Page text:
Meaning and understanding in the history of ideas

History and Theory 8 (1):3-53 (1969)

Abstract

Emphasis on autonomy of texts presupposes that there are perennial concepts. But researchers' expectations may turn history into mythology of ideas; researchers forget that an agent cannot be described as doing something he could not understand as a description, and that thinking may be inconsistent. They will never uncover voluntary oblique strategies and by treating ideas as units will confuse sentences with statements. On the other hand, a contextual approach to the meaning of texts dismisses ideas as unimportant effects. Neither method shows how what was said was meant is crucial for understanding. There are no perennial problems; philosophers of different times do not speak directly to us. But history of ideas helps us recognize the contingency of many of our beliefs.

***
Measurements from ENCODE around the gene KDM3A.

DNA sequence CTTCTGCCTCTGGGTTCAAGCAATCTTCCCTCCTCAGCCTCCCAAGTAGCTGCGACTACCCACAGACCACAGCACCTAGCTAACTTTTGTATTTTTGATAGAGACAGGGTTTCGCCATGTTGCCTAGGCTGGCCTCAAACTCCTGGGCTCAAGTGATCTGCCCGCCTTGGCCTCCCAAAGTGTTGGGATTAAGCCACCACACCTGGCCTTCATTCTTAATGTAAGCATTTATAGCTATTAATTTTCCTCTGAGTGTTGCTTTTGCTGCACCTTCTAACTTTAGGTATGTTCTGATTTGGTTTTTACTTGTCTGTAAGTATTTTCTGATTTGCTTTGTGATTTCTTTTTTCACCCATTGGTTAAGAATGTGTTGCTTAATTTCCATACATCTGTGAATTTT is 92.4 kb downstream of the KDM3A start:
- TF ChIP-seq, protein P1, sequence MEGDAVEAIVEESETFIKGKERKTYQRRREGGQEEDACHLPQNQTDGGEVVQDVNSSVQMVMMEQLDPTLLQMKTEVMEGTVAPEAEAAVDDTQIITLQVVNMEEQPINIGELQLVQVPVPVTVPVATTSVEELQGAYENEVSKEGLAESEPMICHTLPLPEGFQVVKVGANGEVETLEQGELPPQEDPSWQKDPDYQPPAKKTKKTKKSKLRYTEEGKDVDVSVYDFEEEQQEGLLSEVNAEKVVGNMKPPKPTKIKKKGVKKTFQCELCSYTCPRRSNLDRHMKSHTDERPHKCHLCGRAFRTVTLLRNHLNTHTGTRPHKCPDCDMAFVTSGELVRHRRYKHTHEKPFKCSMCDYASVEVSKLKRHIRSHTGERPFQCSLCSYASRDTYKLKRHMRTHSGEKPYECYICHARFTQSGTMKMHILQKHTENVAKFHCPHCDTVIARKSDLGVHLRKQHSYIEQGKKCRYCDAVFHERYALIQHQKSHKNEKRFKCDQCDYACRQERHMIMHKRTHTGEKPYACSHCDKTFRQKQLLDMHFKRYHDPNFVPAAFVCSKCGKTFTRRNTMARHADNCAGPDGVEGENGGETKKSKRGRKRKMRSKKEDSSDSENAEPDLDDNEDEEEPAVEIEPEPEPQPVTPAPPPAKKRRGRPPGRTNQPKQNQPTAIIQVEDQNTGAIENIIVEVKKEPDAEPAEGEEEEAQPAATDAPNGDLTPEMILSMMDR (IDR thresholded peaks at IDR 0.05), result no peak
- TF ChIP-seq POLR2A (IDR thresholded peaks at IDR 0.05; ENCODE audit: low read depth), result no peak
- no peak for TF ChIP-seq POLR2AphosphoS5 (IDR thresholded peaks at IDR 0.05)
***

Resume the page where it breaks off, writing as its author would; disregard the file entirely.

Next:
Download options

PhilArchive



    Upload a copy of this work     Papers currently archived: 72,694

External links

Setup an account with your affiliations in order to access resources via your University's proxy server

Through your library

Analytics

Added to PP
2013-09-09

Downloads
223 (#52,455)

6 months
16 (#52,305)

Historical graph of downloads
How can I increase my downloads?

References found in this work

No references found.

Add more references

Similar books and articles

On Epistemic Conceptions of Meaning: Use, Meaning and Normativity.Daniel Whiting - 2009 - European Journal of Philosophy 17 (3):416-434.
The Logic of the History of Ideas.Mark Bevir - 1999 - Cambridge University Press.
Meaning Without Theory.Stephen Turner - 2011 - Journal of the Philosophy of History 5 (3):352-369.
On the Liberty of the Ancients and the Moderns: A Reply to My Critics.Quentin Skinner - 2012 - Journal of the History of Ideas 73 (1):127-146.
Hume on Meaning.Walter Ott - 2006 - Hume Studies 32 (2):233-252.